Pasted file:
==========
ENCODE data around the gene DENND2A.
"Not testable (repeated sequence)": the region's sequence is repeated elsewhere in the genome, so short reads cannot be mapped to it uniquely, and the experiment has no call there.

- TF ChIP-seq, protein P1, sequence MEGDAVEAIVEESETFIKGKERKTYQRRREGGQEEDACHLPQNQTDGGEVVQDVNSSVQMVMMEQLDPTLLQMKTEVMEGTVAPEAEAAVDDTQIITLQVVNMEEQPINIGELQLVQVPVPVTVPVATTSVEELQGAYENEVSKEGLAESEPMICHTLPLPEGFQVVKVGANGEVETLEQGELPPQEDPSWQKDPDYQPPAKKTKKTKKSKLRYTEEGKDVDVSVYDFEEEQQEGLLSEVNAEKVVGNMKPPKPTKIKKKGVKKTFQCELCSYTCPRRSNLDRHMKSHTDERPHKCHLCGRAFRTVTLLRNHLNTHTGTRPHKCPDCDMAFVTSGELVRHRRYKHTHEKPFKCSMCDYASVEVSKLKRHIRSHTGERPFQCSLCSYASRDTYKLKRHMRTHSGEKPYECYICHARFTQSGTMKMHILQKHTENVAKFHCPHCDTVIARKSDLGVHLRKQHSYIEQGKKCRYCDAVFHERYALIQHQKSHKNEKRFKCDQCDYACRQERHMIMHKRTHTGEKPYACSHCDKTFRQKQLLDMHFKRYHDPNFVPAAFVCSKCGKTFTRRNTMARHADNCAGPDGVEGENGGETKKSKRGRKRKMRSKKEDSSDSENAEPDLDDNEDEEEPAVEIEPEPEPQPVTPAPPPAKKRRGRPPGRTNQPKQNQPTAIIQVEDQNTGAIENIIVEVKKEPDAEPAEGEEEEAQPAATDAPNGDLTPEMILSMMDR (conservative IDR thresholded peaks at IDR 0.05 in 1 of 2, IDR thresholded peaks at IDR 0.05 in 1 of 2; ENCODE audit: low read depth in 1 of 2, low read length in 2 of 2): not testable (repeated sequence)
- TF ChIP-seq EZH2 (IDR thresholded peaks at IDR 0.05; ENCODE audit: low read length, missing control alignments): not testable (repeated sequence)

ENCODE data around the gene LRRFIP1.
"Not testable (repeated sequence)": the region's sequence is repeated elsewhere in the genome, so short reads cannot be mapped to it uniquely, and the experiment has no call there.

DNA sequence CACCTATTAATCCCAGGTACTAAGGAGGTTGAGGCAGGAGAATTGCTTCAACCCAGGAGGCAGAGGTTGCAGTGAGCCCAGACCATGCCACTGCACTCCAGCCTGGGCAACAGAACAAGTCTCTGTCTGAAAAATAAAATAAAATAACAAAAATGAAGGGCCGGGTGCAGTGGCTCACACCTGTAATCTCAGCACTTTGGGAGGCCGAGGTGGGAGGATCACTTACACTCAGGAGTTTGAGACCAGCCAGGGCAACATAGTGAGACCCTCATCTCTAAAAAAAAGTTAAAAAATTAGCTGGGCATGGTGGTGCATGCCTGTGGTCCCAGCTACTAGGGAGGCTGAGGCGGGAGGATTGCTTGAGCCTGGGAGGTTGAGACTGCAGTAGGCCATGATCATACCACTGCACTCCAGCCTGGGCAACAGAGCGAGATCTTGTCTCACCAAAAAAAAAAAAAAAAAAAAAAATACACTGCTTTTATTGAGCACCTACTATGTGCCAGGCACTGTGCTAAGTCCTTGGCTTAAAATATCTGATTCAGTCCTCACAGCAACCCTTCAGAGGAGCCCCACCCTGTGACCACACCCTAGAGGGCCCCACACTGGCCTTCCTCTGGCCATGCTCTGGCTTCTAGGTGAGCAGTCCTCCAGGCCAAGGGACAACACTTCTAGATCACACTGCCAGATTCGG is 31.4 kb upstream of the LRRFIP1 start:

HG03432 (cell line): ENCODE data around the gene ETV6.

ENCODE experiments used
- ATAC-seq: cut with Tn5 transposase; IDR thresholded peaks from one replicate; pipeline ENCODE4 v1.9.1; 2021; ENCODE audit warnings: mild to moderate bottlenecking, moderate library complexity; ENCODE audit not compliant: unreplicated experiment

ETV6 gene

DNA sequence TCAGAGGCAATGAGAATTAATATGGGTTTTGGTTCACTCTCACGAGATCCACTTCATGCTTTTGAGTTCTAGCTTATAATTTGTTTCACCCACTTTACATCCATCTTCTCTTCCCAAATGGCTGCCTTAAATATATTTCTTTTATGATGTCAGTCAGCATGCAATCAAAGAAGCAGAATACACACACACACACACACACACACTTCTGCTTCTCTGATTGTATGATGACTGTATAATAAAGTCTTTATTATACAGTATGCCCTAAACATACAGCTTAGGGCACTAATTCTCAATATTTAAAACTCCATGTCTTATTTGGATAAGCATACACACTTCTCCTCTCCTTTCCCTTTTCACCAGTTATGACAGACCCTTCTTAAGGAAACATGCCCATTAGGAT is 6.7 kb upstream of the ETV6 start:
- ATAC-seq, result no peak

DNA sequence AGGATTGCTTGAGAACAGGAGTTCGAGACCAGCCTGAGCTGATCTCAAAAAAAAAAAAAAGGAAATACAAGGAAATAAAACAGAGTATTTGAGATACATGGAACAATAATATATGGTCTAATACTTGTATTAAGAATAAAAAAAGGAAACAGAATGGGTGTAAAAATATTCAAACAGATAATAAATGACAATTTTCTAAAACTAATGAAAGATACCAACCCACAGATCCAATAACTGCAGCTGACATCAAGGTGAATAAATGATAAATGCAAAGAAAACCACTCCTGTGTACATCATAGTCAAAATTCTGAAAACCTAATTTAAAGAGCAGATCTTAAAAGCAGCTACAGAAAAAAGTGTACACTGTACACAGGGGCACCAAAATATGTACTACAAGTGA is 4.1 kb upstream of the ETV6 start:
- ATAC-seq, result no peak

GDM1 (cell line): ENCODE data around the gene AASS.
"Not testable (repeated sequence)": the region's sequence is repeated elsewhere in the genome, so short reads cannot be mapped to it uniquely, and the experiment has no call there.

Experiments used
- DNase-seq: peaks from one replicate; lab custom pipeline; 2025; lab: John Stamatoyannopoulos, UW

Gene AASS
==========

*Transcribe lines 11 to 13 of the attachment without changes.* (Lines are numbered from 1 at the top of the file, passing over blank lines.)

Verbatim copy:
ETV6 gene

DNA sequence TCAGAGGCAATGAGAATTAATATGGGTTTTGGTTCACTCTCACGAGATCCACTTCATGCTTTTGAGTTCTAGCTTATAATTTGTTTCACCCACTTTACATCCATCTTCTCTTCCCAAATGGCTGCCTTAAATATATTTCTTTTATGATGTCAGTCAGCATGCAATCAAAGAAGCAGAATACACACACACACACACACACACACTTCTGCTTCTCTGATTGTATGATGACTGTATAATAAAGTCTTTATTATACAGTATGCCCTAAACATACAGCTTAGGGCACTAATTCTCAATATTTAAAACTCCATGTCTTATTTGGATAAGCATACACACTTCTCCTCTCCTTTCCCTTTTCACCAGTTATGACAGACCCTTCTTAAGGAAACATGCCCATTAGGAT is 6.7 kb upstream of the ETV6 start:
- ATAC-seq, result no peak